yonei Chinuch—which would have been more
understandable if it were spelled hinukh-
accepting in this instance the h for the first
heth and the kh for khaf—there was contin-
ued reference to the term as tchinutch. This
was puzzling. It emphasized the lack of
proper transliteration and the need for the in-
troduction of proper terminologies to avoid
confusion.
Thanks to Leo Frisch, editor of the Amer-

ican Jewish World, a pioneer in English-
Jewish journalism, the need for a proper sys-
tem of transliteration was emphasized and its
acceptance pursued for nearly two decades.
A code has been adopted by the publishers
and editors of English-Jewish newspapers.
Now it must be impressed as disirable and
urgent upon advertisers, publishers of maga-
zines, dictionaries, encyclopedias.
It is in order to obviate confusion among
Jews as well as non-Jews--because Jews who
are not steeped in Hebrew and Yiddish fall
prey to the same errors in pronunciation as
non-Jews—that a proper, an acceptable, sys-
tem of transliteration that will fit routine
English reading is vitally needed. The steps
taken thus far to achieve this goal are highly
commendable. They should be pursued until
every element in Jewish life accepts the need
for uniformity so that Hebrew and Yiddish
terms will not be corrupted by improper
usage.

Supplying the background for an ,understanding of Jews and Juda-
ism, as they have emerged as part of the American literary theme, Prof.
Sol Liptzin has written an important
analysis of the Jew in belles-lettres.
In "The Jew in American Literature,"
published by Bloch, Dr. Liptzin, formerly
chairman of the department of Germanic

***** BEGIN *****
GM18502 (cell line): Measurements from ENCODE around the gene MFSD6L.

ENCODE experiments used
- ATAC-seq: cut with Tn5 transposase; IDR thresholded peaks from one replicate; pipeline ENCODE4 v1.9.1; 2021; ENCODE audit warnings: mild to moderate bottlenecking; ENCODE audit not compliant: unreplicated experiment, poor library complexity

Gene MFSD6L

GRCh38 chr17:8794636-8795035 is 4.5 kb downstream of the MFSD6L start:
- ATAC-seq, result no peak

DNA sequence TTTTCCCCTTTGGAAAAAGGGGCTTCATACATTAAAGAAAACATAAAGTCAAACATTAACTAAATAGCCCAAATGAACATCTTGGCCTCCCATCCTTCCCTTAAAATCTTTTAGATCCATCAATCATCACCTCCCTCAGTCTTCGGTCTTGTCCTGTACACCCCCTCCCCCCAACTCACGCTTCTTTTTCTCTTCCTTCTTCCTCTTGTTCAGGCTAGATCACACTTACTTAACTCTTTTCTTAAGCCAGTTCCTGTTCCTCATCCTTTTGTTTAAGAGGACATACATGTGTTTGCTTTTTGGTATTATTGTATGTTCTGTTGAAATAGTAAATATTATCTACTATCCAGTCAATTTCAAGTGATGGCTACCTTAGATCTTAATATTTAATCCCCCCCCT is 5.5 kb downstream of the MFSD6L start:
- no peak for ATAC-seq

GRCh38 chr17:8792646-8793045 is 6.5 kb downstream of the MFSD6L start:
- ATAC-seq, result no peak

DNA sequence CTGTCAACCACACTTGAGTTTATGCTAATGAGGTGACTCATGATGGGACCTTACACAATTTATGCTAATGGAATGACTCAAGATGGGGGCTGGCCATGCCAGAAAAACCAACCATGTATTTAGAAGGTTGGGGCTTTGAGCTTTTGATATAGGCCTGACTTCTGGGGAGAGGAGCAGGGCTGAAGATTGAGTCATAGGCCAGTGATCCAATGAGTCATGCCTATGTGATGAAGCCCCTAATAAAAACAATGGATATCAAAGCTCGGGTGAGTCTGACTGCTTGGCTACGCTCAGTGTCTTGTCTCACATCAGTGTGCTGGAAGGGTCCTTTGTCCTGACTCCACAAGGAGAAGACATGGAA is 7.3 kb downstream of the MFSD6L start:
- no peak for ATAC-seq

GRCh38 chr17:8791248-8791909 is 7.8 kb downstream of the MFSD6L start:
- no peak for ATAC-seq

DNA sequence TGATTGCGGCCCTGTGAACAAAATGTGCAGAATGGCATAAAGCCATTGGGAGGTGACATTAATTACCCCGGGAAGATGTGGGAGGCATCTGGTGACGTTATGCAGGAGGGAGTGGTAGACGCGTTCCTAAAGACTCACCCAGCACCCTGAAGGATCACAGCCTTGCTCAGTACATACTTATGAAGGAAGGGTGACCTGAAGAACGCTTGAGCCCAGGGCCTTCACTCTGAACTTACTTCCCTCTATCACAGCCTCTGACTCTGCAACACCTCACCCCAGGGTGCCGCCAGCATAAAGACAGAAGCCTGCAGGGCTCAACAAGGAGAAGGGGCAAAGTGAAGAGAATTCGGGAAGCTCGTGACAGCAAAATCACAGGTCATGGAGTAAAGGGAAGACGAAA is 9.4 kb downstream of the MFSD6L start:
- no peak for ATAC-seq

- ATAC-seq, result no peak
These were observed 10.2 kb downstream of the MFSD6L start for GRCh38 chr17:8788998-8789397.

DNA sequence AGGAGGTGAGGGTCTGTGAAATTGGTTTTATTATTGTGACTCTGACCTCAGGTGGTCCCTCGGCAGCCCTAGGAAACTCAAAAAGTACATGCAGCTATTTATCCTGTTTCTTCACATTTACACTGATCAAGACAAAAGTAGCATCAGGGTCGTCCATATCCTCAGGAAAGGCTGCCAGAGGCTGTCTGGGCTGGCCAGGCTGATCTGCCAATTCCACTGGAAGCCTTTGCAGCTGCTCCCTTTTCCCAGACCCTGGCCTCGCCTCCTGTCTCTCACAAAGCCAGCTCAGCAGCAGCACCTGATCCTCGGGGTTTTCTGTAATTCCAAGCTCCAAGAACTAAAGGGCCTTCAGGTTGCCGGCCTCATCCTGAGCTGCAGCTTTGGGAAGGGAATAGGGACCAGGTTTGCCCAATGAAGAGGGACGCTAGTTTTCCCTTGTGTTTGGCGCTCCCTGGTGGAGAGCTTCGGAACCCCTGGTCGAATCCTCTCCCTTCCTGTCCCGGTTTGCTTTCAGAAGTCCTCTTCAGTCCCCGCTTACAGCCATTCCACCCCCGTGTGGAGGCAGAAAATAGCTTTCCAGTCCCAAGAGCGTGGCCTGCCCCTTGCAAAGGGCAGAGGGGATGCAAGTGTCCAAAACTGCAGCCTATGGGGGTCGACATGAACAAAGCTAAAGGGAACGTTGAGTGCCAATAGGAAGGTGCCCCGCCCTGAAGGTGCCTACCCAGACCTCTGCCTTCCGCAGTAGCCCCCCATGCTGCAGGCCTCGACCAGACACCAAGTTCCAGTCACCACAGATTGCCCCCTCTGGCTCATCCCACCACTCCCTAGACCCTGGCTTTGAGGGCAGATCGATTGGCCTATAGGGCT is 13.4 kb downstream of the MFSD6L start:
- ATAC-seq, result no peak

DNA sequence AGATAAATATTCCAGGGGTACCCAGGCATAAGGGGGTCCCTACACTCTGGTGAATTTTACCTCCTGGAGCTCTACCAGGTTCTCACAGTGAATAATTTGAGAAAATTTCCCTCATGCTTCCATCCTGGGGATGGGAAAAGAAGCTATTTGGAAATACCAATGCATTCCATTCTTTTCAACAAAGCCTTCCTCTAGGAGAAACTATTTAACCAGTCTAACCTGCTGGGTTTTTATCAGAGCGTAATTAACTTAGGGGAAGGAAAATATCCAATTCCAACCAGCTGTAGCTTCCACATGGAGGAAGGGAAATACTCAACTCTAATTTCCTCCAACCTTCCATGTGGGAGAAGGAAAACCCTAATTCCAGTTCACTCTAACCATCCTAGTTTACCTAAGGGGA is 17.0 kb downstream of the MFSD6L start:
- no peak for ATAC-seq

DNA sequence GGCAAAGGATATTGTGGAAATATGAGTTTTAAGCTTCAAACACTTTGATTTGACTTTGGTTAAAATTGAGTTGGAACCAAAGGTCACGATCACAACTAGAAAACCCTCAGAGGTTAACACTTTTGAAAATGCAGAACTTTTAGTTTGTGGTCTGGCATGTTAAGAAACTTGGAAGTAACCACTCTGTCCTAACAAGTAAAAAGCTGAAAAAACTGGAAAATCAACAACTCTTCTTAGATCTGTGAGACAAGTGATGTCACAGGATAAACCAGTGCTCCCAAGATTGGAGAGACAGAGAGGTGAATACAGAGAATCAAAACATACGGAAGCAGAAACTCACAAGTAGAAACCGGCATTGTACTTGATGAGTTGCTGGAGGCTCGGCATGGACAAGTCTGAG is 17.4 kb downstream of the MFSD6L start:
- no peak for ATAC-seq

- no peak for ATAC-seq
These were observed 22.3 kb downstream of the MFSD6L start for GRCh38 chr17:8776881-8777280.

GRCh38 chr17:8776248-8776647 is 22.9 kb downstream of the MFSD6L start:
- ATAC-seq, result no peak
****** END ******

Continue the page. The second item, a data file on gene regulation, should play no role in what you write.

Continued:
and Slavic languages at the College of
the City of New York and now a member
of the faculty of the Technion at Haifa,
Israel, commences his analyses with the
Jews in Colonial and Young American
Republic eras, proceeding until the pres-
ent time with comments on the impact
of Israel on American writers.

The interest in and their knowl-
edge of Hebrew by early Christian
colony-builders on this continent—
William Bradford, Cotton Mather
and others—and the biblical inter-
ests among the early patriots point
to the interest in Jews in early
times. Literary works about Jews
and non Jews in the early years of
this Republic, dramas, like those writ-
Dr. Liptzin
ten by Mordecai Manuel Noah, and
other evidences of attention given to JeWs are recorded here. Dr.
Liptzin points out that the New Englander saw "Jews in the light
of biblical prophecy and talmudic lore. Their poets did not show
keen insight into American Jewish reality but did glorify the
Jewish past and did revivfy half-forgotten legends. They continued
the tradition of philosemitism which had been brought to America's
shores by their Colonial forebears."

-

The poetic works of Longfellow ; Whittier and Holmes, with their
Jewish themes, are described in a special chapter about the New Eng-
land poets, and there is a review of 19th Century Jewish lyrics. Legend
and reality are discussed, the part-Jewish ancestry of Bret Harte is
referred to, there is a comment on Henry Ward Beecher's sermon "Jew
and Gentile," an interesting story relating to the "property values" dealt
with by William Dean Howells when Jews moved into a non-Jewish
neighborhood, and Mark Twain's attitude toward Jews is recorded.
The works of other writers in that era are under review, and there
is an especially important chapter on the "persistence of stereotypes."
Like Mark Twain, Charles W. Eliot, president of Harvard from 1870 to
1909, "was an eloquent exponent of the philosemitic legend." There is a
long list of other philosemitic writers and the "new immigration" at the
beginning of this century which brought to the fore another type of
writer, and it is at this point that "a hungry, hope-inspired, dream-in- -.
toxicated Jewish generation was gradually yielding to a prosperous:
bility of Poland being the fourth such nation disillusioned, self-hating generation."

WJC's Significant Plenary Sessions

With 400 delegates from Jewish commu-
nities throughout the world — except for the
Soviet Union — and with an American dele-
gation of 100 — the plenary sessions of the
World Jewish Congress scheduled to open
in Brussels, Belgium, July 31, may well be